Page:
Touch Savuth battled in the trenches of local politics for almost 15 years before she and 47 colleagues from the opposition Cambodian National Rescue Party (CNRP) finally cracked the ruling party’s stranglehold on commune seats in Cambodia’s Kandal province.
Taking control of just under 40 percent of the province’s 127 communes, they had smashed the dominance of the Cambodian Peoples Party (CPP), which won every one of those seats in the 2012 local ballot.
But just months after tasting that triumph, Savuth’s promotion to chief may soon be annulled if the Cambodian People’s Party follows through with its plan to dissolve her party in an ongoing crackdown on opponents ahead of next year’s national election.
On Monday, the government pushed through amendments to Cambodia’s electoral law that would see almost all 489 seats the CNRP won across the country in June gifted to the CPP, should the opposition party be dissolved.
Savuth, a health worker who partly credits her work helping the sick for the deep roots she has formed in the electorate, said the community would not take such a betrayal of trust lightly.
“Citizens trust all four CNRP [members] in the commune council. If we were kicked out, they will be lost and won’t know who they can trust to solve their problem,” she said at the Akrei Ksat commune office in Lvea Aem district last week.
“They vote for us to serve them, who will serve them when we are gone?”
At a roadside drink shop next door, the man she deposed, Douch Chan, sat with a small team biding their time.
“We have worked with each other for a long time. So she knows the work,” he conceded of his long time rival.
Chan, who had beaten Savuth at every commune election since they began in 2002, has not come to work in his new role as her subordinate since shortly after he was deposed -- an absence he attributed to a long illness before declining to be interviewed.
But down here at the local level in Lvea Aem district, the tone of political discourse is vastly more respectful and civilized than the bickering and mudslinging characteristic of the national debate.
At the adjacent commune of Sarikakeo, the CPP Second Deputy Chief Thong Lok said the council had been running smoothly since 2012 even as control swung from his party to the opposition.
“There was no internal conflict even a few months after the new commune chief. It is going smoothly,” he said.
He actually feels affinity for his colleagues from the other side of the aisle.
“If it was an order from the upper class, we have to follow the order and the law. I can’t object but yes I regret because I have been working with them for many years,” he said of the seemingly imminent political demise of CNRP chief Duong Savorn.
Monday's legislative amendments suggest Thong Lok and his CPP associates would regain control of Sarikakeo commune and practically all others around the country if the CNRP is dissolved.
Under the amendments, control of the communes is to the party that came second in the June ballot.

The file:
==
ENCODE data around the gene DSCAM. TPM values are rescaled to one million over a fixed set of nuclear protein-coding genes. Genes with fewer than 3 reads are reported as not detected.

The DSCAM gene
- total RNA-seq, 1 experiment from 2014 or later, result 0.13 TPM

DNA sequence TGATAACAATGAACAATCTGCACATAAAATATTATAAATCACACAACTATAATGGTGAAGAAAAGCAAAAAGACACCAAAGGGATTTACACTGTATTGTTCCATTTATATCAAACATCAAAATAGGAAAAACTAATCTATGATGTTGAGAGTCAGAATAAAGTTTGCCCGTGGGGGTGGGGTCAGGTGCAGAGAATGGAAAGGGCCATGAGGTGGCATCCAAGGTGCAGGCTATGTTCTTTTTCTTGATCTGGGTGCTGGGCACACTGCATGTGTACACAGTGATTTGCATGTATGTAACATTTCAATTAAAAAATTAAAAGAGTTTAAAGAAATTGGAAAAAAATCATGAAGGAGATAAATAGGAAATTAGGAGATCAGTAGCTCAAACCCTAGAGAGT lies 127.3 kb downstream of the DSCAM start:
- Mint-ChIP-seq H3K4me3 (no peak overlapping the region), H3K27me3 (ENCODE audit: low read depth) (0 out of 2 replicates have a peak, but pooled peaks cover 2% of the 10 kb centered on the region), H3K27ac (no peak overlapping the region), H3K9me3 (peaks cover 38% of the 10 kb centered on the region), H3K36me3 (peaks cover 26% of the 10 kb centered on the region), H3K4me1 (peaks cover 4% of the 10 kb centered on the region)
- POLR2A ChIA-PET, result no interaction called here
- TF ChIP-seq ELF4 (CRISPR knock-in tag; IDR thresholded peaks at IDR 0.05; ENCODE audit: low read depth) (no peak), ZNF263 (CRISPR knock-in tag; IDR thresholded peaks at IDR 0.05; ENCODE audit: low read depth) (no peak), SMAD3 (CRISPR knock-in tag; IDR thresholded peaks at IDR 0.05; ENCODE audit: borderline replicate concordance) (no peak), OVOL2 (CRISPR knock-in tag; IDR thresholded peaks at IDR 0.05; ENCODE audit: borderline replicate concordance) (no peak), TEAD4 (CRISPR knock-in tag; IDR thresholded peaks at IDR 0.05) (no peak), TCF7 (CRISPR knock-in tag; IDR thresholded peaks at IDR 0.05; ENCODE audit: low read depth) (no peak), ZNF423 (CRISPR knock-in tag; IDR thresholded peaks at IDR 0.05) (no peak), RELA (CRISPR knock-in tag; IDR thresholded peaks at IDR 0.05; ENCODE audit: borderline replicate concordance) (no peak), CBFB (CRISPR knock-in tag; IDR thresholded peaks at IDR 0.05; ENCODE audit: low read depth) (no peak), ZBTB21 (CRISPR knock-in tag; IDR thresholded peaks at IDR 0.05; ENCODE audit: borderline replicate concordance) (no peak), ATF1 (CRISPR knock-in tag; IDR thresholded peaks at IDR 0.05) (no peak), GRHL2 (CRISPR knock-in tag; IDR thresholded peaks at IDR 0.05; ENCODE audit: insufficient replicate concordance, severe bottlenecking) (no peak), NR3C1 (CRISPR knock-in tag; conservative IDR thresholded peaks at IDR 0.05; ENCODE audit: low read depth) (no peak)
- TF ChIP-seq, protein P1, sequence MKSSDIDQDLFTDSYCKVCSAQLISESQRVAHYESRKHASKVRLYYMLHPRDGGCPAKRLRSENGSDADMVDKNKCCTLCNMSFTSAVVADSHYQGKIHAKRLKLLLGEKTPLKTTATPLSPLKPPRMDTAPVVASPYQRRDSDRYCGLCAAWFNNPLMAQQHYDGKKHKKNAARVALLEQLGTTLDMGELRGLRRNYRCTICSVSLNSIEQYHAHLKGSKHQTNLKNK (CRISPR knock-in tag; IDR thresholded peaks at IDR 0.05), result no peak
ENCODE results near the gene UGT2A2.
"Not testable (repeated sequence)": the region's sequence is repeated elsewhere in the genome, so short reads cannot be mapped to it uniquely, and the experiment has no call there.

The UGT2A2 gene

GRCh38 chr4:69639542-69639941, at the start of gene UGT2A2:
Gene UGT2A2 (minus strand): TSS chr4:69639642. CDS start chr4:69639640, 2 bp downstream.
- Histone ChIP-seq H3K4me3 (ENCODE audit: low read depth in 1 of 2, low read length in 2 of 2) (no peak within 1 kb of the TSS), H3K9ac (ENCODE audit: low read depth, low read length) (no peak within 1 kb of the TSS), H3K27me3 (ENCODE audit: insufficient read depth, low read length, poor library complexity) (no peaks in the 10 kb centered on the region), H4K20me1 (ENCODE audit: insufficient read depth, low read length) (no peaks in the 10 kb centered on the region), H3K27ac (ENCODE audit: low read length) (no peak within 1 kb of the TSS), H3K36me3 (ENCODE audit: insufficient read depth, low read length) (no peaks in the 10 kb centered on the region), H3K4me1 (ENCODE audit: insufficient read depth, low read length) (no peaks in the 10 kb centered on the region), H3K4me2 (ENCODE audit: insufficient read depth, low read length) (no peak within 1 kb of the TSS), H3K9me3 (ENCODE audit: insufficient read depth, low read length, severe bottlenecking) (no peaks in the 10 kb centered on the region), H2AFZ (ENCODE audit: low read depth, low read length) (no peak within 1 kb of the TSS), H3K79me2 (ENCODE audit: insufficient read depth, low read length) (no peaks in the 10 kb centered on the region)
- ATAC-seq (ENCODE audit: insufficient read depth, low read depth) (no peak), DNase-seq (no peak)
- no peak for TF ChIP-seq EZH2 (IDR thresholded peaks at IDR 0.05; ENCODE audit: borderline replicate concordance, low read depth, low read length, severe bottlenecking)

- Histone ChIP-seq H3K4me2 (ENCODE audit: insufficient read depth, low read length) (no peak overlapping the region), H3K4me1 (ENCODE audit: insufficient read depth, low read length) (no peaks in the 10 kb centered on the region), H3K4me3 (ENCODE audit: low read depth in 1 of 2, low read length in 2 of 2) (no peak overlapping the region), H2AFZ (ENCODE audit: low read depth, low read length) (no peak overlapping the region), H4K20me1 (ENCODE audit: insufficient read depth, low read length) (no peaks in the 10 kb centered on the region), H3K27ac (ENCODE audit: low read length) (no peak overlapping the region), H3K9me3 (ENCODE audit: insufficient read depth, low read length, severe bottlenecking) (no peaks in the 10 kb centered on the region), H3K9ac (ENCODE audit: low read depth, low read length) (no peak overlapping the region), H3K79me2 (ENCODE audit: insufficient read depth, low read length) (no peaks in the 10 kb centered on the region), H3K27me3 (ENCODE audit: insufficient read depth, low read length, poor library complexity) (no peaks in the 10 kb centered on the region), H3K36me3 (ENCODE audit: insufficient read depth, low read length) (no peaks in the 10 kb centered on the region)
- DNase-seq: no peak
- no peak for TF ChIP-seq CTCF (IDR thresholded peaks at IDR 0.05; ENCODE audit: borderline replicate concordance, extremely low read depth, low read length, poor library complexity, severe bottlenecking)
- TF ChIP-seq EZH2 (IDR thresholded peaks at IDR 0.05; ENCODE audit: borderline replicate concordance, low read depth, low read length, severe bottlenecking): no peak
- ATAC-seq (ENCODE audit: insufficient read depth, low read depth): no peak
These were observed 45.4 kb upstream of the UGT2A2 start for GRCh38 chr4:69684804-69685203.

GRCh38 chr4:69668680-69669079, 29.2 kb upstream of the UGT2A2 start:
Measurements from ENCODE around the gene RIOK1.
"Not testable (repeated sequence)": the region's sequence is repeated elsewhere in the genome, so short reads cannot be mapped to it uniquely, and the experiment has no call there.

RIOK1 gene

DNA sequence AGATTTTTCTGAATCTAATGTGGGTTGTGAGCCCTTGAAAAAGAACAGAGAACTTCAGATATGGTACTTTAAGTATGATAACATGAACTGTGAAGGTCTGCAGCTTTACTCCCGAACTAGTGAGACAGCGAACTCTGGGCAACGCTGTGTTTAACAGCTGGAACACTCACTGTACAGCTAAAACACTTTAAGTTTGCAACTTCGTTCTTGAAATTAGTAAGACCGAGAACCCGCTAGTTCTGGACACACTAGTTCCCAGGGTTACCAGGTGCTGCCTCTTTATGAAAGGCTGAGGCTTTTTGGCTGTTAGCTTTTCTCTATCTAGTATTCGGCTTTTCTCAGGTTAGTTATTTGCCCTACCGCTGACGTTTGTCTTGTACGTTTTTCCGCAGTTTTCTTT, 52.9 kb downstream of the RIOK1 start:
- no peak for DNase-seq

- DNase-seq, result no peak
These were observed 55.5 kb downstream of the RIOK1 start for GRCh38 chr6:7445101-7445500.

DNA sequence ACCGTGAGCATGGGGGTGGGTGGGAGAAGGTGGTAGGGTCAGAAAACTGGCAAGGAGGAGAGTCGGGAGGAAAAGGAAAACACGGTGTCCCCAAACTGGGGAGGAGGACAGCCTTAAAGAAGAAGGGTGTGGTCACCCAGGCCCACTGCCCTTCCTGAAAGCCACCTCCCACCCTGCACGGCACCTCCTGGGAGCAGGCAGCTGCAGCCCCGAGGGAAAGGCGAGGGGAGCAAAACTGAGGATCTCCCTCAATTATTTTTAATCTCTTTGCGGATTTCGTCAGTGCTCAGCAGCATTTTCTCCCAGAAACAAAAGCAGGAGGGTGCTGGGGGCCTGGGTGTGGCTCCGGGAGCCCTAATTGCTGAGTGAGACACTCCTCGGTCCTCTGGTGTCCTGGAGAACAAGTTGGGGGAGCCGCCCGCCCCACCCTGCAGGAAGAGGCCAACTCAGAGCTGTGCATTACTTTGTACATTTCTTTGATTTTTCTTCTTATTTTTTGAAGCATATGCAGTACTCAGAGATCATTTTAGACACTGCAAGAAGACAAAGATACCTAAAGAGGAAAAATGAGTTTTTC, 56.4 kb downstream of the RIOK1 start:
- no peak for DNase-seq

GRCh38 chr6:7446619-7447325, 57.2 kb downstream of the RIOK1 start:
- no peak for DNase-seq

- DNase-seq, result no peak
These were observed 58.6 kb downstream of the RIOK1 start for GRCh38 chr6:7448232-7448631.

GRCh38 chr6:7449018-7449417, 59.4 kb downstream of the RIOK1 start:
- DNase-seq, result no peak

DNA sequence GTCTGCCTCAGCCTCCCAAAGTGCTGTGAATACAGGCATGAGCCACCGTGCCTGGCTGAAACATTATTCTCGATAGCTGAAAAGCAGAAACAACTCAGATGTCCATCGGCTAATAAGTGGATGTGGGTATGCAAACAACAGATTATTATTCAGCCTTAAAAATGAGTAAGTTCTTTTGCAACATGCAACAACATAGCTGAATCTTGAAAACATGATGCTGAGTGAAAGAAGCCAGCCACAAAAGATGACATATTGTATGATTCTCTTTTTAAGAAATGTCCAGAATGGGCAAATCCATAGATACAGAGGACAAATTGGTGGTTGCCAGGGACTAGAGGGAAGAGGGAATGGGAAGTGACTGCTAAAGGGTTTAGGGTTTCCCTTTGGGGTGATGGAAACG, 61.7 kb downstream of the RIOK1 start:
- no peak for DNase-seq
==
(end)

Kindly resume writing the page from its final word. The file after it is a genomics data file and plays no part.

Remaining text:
None of these politicians know what will happen to the CNRP’s commune seats if the party is dissolved.
Monday’s national assembly amendments suggest they will go to other minor parties, not the CPP.
However many communes were only contested by the two major parties, leaving just the CPP to absorb CNRP seats and complicating their already tenuous claim that multiparty democracy remains in tact.
At the national level, the FUNCINPEC party has been reawakened to fill almost all of the seats vacated by the CNRP - assuming they are dissolved by Cambodia’s courts. It will also theoretically pick up many commune seats under the new amendments.
In an interview with Reuters on Sunday, FUNCINPEC’s leader, the notoriously malleable former co-Prime Minister Prince Norodom Ranariddh, appeared confused about what his party’s role would be in this newly crafted political landscape.
“We are not puppets,” he reportedly said. “We are definitely not an opposition party but we don’t always, always, always say ‘yes, yes, yes, yes, yes’. We can say ‘no’.”
Ranariddh’s party filed the complaint seeking the dissolution of the CNRP, with a spokesman telling The Phnom Penh Post they did it because “they took all my supporters.”
Thus far the response from opposition supporters to the comprehensive dismantling of their party has been near silence - a far cry from the mass protests that erupted after the disputed 2013 election.
Back at Akrei Ksat commune last week, a National Election Committee registration team sat idly in Touch Savuth’s office as she went her about her daily duties. Practically no one had arrived to register.
Voters in her constituency felt impotent both at the ballot and in the streets, she said.
“They don’t have power, even they have the right to vote to choose their commune chief, but their commune chiefs are being dissolved. So they lose faith in doing any protest.”
Relaxing in the front yard outside of the commune office, Kong Kimyorn, who lost his position in the last election after representing the CPP for 15 years, told VOA he had resigned himself to a new role of election monitoring.
“It is good to have the opposition party,” he said. “Without opposition parties who can check each other’s work, the country will not develop.”
Then his former boss walked over and Kimyorn fell silent.